Chronic sublethal sediment toxicity testing using the estuarine amphipod, Melita plumulosa (Zeidler): evaluation using metal-spiked and field-contaminated sediments.

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Journal Article
Environ Toxicol Chem, 2006, 25 (7), pp. 1887 - 1898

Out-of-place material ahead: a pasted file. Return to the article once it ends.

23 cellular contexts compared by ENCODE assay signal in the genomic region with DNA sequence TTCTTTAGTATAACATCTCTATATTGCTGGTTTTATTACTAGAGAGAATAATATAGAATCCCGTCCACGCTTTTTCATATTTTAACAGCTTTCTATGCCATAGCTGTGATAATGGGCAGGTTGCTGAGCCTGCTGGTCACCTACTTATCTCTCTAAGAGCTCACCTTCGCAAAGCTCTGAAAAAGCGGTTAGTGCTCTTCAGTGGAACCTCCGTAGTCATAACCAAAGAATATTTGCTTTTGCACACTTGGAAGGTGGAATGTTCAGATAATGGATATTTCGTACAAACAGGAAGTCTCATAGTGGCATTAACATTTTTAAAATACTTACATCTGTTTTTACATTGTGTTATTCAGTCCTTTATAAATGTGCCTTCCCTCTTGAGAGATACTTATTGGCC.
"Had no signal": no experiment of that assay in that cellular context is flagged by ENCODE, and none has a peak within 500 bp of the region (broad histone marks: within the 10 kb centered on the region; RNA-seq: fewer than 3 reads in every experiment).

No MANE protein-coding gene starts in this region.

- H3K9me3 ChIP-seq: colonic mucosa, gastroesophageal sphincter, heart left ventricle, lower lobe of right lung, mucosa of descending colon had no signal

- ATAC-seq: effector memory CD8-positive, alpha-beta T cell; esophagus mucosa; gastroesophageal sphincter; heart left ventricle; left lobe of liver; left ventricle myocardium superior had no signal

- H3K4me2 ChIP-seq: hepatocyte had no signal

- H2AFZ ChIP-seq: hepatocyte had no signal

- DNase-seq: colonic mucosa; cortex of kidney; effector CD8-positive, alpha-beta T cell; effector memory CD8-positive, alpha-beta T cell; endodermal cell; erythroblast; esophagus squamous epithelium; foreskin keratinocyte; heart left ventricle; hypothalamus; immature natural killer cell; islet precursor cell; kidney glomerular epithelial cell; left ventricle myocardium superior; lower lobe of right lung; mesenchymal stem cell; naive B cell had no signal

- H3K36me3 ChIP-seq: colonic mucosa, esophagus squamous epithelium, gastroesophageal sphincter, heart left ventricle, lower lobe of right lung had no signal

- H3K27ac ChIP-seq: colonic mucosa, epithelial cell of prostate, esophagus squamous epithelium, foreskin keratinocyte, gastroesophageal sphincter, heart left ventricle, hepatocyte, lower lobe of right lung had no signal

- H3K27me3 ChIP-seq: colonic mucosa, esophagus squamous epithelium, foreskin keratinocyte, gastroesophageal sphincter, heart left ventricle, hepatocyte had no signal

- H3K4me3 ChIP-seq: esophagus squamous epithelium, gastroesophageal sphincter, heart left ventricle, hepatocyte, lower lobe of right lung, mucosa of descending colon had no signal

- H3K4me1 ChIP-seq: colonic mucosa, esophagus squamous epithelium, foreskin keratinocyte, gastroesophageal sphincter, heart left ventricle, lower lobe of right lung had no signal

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The present study describes the development of a 42-d chronic sublethal sediment toxicity test using the estuarine amphipod Melita plumulosa (Zeilder). This test was shown to predict the toxicity of metal-contaminated sediments previously found to adversely affect benthic community structure. Metals initially were tested individually by spiking reference sediment under conditions that ensured low metal concentrations in pore waters. Fertility was the most sensitive sublethal endpoint for copper- and zinc-spiked sediments, whereas cadmium-spiked sediments were not toxic to M. plumulosa, despite their high bioaccumulation of cadmium. The 42-d chronic sediment test was reproducible; however, variation between reference sediments collected from the same field location over time or from different locations did affect the reproduction of M. plumulosa. Sensitivity of M. plumulosa to metal-spiked sediments suggested that the interim sediment-quality guidelines (ISQGs) were too conservative. However, toxicity testing of sediments collected from field sites known to affect community assemblages significantly (p < 0.001) reduced the fertility of M. plumulosa, reflecting benthic community survey results and supporting the ISQGs. Bioaccumulation of cadmium and copper by M. plumulosa was elevated following chronic exposure to both laboratory and field-contaminated sediments; however, zinc bioaccumulation could be measured only in M. plumulosa exposed to field-contaminated sediments.
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